I’m sure the people setting up the licensing system won’t face any prosecution. They may survive under sovereign immunity. But I’d warn anyone considering applying for a state license to remain on guard. The feds don’t care about state law, and they don’t care about the 9th or 10th Amendment. They’ll fight the Drug War ruthlessly, regardless of what the American people or the government of New Mexico have to say about it.

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6 Comments

  1. Unfortunately for anyone licensed by New Mexico, the Department of Justice doesn’t care about your silly federal laws. Marijuana is a dangerous gateway drug, leading our children down a path of failure and ruin. Didn’t you see Reefer Madness?

    Shouldn’t that say state laws?

    Comment by Nick M. — July 1, 2007 @ 12:09 am
  2. Good catch, Nick. I changed it. Thanks.

    Comment by Brad Warbiany — July 1, 2007 @ 12:19 am
  3. YES! This is a step in the right direction. I’m in pain. I could legitimately use marijuana. I live in Virginia. I am moving as soon as I can.
    The federal government needs to stay out of my life.
    The ONLY thing that scares me in this world is the U.S. government. We need to do something about it. THE WHOLE WORLD NEEDS TO DO SOMETHING ABOUT IT. It’s out of control. Actually it’s in too much control and that’s the problem. It’s a government. It’s job is to help people. The U.S. government hurts more people than anything else in the history of humankind ever. Material possessions and a feeling of security is not worth what the U.S. government is getting away with let alone what goes on that the public doesn’t even know about. It may even be too late for humanity. It’s sad. Very sad.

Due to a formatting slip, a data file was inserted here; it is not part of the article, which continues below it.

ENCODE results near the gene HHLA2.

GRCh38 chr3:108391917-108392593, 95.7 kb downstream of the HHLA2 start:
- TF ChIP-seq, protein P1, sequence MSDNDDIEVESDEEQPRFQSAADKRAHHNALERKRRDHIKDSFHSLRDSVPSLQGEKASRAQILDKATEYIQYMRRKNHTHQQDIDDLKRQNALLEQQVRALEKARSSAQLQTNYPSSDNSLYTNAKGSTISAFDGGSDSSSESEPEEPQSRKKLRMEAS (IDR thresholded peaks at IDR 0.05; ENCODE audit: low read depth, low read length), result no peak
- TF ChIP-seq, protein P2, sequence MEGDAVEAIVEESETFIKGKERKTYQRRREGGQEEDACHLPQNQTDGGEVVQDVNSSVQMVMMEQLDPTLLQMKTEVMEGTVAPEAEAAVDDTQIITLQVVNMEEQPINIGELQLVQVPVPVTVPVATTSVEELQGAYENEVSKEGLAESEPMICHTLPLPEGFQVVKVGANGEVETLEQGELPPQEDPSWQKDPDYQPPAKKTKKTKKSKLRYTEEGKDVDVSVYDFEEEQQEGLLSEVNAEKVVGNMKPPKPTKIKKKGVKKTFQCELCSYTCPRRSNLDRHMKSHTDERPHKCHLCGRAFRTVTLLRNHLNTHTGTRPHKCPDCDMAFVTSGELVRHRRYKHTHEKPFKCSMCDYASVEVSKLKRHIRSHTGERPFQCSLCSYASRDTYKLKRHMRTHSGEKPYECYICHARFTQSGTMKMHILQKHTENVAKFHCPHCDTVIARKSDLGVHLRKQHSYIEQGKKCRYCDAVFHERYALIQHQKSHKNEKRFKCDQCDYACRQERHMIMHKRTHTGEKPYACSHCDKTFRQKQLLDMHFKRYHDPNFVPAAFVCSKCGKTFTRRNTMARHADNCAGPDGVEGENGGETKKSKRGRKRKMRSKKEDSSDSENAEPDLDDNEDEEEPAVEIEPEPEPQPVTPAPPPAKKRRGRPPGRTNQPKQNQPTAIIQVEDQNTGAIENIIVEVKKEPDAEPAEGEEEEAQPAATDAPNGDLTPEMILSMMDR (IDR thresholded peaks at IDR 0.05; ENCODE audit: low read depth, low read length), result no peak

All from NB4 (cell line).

Comment by david — July 1, 2007 @ 2:53 am
  4. YES! This is a step in the right direction. I’m in pain. I could legitimately use marijuana. I live in Virginia. I am moving as soon as I can.
    The federal government needs to stay out of my life.
    The ONLY thing that scares me in this world is the U.S. government. We need to do something about it. THE WHOLE WORLD NEEDS TO DO SOMETHING ABOUT IT. It’s out of control. Actually it’s in too much control and that’s the problem. It’s a government. It’s job is to help people. The U.S. government hurts more people than anything else in the history of humankind ever. Material possessions and a feeling of security is not worth what the U.S. government is getting away with let alone what goes on that the public doesn’t even know about. It may even be too late for humanity. It’s sad. Very sad. I’m glad I don’t have kids.

    Comment by david — July 1, 2007 @ 2:55 am
  5. Great news? Our ‘federal’ government in Canada went into the weed growing business and the product was at best distasteful, at worst, poisonous. A few of us here, in B.C., were the first licensed growers and it was nothing but hassle after hassle to get our product to market (at a cheaper price than the street price) since we were competing with Ottawa.
    What does the State know about strains, specific needs and growing conditions? Will the State breed illness specific strains, or simply offer a ‘few sizes fit all’ cannabis? When we dealt with a neighbour with colon cancer it took 27 strains to find the right one to get him off morphine and able to live his last days in delight with his family. We bred those strains under duress, but we did it!
    What everyone needs to do is find what’s right for them and then grow it. Or get someone close to grow it. And as for ‘The World’ coming to America’s aid vs. its federal government…geesh, I’ve been in too many situations with the DEA, Texas Rangers, FBI in CANADA to look further than my own neighbourhood for change. You are all kind of on your own on this one…
    Good news? Yes. Workable news…no! Good luck!
    lance

    Comment by Lance — July 2, 2007 @ 6:29 pm
  6. Isn’t it funny that the Federal Government cannot tell a state whether or not they can put someone to death, but can tell you what weed you can’t grow in your own backyard?

    Comment by Martin from Modesto — July 2, 2007 @ 8:24 pm